The ‘Lawyers Without Rights’ exhibition, sponsored by RWU Law and the U.S. District Court, portrays persecution of Jewish lawyers and judges in the Nazi era.

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Lawyers Under the Nazis

The ‘Lawyers Without Rights’ exhibition, sponsored by RWU Law and the U.S. District Court, portrays persecution of Jewish lawyers and judges in the Nazi era.

Lawyers Without Rights BRISTOL, R.I., July 9, 2015 – Some 70 years after its horrors unfolded, the Holocaust still has stories to reveal and lessons to share.

The highly acclaimed international exhibit, “Lawyers Without Rights: Jewish Lawyers in Germany under the Third Reich,” will be visiting Rhode Island throughout August and September.

The showing – which will be installed at Roger Williams University School of Law in Bristol during August, and the U.S. District Court in Providence during September – is co-sponsored by the two organizations, in conjunction with the American Bar Association and the Bundersrechtsanwaltkammer, the German Federal Bar. The exhibit has been shown in dozens of cities in the U.S., Germany and throughout the world.

“The School of Law is honored to host this important exhibit, which covers a dark and troubling episode in human history,” said RWU Law Dean Michael J. Yelnosky. “Perhaps most importantly, it gives us the chance to view the Holocaust through the lens of people just like us – lawyers and judges – which may deepen our sensitivity to the sometimes unfathomable horror of the Holocaust and move us to recommit ourselves to living up to the promise and potential of the legal profession.”

 “The United States District Court is proud to partner with RWU Law in bringing this important exhibit to Rhode Island,” added Chief Judge William E. Smith. “It is the rule of law, through the work of lawyers and judges, that protects and preserves the rights and liberties that we all enjoy as United States citizens.”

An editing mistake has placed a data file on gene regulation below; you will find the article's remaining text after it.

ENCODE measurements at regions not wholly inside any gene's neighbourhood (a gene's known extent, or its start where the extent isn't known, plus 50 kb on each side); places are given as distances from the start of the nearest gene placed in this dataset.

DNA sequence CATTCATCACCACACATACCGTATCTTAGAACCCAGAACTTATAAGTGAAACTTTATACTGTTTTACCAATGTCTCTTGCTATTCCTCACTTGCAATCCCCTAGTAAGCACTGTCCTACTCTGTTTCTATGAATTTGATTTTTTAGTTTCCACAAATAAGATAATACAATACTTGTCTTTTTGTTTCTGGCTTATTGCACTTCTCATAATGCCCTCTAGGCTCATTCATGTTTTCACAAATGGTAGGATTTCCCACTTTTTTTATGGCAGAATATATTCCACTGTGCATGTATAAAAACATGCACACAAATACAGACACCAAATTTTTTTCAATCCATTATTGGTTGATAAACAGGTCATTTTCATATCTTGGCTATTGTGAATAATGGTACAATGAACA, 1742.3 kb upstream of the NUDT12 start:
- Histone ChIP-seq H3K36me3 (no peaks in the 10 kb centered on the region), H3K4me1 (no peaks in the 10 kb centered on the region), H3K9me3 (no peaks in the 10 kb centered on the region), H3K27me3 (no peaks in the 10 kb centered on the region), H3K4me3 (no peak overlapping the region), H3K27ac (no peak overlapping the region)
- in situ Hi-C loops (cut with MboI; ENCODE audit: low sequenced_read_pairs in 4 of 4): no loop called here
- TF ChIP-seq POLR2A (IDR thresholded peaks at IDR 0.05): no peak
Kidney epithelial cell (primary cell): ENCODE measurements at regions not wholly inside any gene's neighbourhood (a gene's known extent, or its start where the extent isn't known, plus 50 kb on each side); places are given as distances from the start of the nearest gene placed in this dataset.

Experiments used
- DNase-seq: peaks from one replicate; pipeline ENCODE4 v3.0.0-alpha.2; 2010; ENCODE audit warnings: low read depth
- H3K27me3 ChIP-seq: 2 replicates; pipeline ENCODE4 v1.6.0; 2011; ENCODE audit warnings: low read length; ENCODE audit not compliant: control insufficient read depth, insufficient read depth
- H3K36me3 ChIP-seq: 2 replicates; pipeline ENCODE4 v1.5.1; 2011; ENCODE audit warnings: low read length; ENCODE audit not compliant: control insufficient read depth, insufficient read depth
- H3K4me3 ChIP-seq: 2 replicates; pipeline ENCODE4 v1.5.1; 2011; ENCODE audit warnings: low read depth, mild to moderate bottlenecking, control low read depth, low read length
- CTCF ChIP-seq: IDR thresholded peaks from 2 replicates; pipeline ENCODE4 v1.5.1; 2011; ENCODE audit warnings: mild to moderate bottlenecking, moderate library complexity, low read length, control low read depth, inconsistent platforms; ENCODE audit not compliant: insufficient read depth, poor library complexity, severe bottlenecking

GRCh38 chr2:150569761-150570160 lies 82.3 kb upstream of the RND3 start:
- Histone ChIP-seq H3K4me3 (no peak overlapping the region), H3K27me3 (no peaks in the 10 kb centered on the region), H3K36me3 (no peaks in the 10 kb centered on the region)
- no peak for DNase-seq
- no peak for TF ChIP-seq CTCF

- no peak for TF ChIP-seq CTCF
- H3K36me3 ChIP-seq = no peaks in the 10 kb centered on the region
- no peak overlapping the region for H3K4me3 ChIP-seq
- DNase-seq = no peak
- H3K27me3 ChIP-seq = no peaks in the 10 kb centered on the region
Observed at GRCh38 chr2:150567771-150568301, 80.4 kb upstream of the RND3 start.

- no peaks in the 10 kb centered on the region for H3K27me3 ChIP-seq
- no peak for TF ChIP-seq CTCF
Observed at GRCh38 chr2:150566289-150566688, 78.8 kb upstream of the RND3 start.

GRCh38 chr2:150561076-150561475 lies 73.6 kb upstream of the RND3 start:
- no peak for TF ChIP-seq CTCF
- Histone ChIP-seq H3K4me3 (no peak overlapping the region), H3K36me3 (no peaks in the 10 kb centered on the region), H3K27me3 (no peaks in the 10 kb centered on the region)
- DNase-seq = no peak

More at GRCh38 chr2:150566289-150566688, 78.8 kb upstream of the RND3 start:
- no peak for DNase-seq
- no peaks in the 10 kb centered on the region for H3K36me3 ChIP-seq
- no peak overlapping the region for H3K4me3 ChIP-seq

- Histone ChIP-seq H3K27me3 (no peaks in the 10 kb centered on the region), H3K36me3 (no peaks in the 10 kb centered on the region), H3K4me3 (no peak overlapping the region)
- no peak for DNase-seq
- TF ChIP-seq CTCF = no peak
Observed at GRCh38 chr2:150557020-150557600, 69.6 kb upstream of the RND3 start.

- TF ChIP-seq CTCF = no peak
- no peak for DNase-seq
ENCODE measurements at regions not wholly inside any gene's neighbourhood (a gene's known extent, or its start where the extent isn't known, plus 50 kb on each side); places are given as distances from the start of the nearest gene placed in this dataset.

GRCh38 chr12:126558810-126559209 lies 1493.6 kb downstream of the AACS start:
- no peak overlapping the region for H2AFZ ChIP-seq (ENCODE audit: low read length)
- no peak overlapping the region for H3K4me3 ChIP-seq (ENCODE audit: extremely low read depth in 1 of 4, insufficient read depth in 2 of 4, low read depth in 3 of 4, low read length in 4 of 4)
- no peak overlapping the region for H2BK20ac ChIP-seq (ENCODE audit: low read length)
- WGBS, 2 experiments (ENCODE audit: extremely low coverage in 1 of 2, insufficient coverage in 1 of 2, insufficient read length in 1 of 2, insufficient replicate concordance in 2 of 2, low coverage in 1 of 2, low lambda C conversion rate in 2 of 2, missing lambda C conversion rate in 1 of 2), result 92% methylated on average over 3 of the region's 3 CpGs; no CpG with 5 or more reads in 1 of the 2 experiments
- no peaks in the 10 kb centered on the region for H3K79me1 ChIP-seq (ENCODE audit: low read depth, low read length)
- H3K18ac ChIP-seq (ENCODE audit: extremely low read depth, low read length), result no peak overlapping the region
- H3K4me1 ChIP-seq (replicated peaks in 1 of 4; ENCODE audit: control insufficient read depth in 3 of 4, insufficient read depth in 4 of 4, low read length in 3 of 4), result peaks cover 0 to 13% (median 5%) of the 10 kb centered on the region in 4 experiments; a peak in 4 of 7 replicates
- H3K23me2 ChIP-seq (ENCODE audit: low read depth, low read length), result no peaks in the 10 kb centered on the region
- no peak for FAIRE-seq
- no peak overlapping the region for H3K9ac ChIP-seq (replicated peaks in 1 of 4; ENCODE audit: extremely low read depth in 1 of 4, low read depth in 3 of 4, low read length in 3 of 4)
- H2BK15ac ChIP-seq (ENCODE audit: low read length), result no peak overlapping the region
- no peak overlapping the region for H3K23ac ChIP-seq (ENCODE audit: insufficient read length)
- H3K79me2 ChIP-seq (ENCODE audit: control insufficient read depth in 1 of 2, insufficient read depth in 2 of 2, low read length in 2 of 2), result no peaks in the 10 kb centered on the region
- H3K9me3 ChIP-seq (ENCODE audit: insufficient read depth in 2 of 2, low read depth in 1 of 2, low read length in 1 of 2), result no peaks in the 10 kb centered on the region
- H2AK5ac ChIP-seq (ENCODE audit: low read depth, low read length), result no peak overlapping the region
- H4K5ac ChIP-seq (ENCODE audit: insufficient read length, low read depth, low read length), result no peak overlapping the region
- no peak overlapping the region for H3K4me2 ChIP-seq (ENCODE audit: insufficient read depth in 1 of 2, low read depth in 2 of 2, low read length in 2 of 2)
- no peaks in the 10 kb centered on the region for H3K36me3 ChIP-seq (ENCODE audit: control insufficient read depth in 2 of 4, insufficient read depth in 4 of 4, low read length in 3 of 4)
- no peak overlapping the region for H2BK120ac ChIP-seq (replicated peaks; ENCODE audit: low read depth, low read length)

Lawyers Without RightsThe idea for the exhibit was conceived in 1998 when an Israeli lawyer asked the regional bar of Berlin for a list of Jewish lawyers whose licenses had been revoked by the Nazi regime.

“The regional bar decided not only to research a list of names but also to try to find out more about the fates behind all those names,” said Axel Filges, president of the German Federal Bar. “Some were able to leave the country after the Nazis came into power, but very many of them were incarcerated or murdered. The non-Jewish German lawyers of those days remained silent. They failed miserably, and so did the lawyers’ organizations. We do not know why.”

After the Berlin bar transformed its research into an exhibit, other regional bars began asking whether they could show it and add their own research. “So, like a puzzle, a portrait of the fate of Jewish lawyers in Germany has emerged step by step,” Filges said.

The exhibit’s Rhode Island sponsors hope that it sparks both personal reflection and public dialogue about the lessons of history and how they shed light on our current institutions and values.

“The Nazis’ attack on Jewish lawyers and judges reminds us that the rule of law is indispensable to a just society,” Dean Yelnosky said. “Moreover, the failure of other members of the legal profession to come to the defense of their Jewish colleagues is a haunting reminder of the power of a violent dictator.”

Judge Smith agreed. “This exhibit reminds us of the vulnerability of the rule of law in the face of oppression and terror, and that we all share in the responsibility to defend our cherished system,” he said. “It is a stark and perhaps haunting reminder of our solemn obligations as lawyers, judges and citizens.”


“Lawyers Without Rights: Jewish Lawyers in Germany under the Third Reich” will be on display at Roger Williams University School of Law, Bristol, R.I., in the First and Second-Floor Atriums, from July 30 through August 31, 2015, Monday-Friday, 9:00 a.m. - 3:30 p.m. The exhibit will then move to the  United States District Court for the District of Rhode Island, Providence, R.I., where it will appear in the Courthouse's Main Lobby from September 8 through October 2, 2015, Monday – Friday, 10:00 a.m. - 4:00 p.m. For more information, click here.